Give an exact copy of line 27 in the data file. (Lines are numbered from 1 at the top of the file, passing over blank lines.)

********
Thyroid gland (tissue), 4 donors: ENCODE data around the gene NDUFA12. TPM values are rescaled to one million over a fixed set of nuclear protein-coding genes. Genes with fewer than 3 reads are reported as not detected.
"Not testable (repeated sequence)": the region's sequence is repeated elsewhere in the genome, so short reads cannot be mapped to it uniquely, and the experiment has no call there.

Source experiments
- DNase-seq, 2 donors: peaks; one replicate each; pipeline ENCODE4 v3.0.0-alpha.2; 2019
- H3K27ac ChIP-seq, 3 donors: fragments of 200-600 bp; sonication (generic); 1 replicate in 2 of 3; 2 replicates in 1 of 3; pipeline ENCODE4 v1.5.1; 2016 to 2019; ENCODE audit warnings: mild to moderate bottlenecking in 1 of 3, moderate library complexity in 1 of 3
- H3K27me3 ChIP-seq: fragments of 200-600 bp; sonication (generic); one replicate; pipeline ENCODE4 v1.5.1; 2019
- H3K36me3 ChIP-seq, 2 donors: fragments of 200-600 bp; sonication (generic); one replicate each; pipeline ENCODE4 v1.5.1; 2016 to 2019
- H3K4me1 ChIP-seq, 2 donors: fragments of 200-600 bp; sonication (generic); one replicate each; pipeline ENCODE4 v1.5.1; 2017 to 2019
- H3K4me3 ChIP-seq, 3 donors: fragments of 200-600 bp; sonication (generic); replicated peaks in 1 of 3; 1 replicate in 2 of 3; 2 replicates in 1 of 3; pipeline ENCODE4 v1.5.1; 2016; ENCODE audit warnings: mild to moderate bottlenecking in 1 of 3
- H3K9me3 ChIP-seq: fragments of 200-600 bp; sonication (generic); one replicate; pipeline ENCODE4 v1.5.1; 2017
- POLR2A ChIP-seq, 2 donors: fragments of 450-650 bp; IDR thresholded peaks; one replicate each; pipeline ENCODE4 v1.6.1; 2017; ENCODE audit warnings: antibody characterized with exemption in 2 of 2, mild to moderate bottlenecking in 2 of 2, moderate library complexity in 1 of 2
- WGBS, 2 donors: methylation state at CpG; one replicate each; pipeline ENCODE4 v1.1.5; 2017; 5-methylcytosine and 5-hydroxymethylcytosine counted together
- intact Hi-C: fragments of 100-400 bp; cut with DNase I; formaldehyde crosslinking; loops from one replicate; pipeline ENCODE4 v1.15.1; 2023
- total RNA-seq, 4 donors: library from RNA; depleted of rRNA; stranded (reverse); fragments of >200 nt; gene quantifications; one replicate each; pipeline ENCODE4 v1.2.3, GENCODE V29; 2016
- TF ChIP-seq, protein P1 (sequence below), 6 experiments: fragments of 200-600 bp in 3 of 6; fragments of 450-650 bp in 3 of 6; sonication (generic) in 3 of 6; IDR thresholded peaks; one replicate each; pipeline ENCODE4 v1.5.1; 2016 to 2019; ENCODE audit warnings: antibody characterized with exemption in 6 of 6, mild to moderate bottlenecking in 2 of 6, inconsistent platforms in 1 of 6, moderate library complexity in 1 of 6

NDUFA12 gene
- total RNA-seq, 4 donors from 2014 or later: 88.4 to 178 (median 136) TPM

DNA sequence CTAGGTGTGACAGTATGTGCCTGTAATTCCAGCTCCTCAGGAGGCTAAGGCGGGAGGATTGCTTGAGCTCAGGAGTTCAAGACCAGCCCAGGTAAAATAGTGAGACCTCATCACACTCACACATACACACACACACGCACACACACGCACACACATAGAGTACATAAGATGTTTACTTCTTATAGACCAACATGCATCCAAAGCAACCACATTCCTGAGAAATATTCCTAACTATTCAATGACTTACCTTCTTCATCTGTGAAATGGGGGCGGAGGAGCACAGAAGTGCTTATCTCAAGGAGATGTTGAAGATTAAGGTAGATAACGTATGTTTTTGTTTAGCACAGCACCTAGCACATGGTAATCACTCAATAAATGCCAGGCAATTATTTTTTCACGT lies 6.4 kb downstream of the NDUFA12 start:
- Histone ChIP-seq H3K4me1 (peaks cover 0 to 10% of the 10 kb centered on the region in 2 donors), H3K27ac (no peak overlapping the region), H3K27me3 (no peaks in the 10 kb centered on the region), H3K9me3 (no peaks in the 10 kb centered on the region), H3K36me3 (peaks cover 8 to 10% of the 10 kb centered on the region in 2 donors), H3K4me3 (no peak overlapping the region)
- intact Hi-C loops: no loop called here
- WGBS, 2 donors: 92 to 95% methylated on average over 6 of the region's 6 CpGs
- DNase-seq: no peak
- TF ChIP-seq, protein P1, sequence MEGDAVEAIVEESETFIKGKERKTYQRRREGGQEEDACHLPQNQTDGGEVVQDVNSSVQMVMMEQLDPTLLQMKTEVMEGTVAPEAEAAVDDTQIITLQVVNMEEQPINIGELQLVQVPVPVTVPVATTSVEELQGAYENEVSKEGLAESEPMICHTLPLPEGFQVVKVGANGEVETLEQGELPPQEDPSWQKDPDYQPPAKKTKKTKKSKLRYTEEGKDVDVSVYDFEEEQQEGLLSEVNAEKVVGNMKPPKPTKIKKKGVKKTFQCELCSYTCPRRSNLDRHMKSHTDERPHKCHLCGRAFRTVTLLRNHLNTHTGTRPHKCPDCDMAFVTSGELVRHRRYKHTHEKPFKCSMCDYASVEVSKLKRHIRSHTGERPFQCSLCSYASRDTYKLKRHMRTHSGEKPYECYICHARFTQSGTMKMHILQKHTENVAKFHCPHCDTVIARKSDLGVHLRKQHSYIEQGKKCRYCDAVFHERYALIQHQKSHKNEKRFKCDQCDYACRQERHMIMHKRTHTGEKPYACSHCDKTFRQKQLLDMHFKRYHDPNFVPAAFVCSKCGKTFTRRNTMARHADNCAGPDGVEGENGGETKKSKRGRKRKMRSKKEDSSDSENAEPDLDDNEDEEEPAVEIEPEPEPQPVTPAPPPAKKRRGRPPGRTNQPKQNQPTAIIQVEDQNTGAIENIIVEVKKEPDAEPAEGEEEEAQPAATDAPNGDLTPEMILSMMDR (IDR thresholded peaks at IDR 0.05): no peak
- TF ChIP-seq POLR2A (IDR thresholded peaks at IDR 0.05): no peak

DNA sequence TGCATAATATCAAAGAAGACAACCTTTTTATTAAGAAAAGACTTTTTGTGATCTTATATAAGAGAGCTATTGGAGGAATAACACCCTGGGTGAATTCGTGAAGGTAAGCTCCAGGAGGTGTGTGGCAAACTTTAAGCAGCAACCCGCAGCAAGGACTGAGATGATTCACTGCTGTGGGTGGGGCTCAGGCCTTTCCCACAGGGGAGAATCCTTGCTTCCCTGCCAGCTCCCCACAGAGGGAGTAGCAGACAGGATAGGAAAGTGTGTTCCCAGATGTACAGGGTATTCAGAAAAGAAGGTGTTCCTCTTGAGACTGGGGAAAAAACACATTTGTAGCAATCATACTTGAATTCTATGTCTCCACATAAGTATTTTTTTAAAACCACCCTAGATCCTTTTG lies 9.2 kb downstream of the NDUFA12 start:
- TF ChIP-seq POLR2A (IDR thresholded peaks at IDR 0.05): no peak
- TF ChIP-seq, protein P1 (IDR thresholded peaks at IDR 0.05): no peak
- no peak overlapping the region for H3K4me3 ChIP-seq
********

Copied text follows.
- TF ChIP-seq, protein P1 (IDR thresholded peaks at IDR 0.05): no peak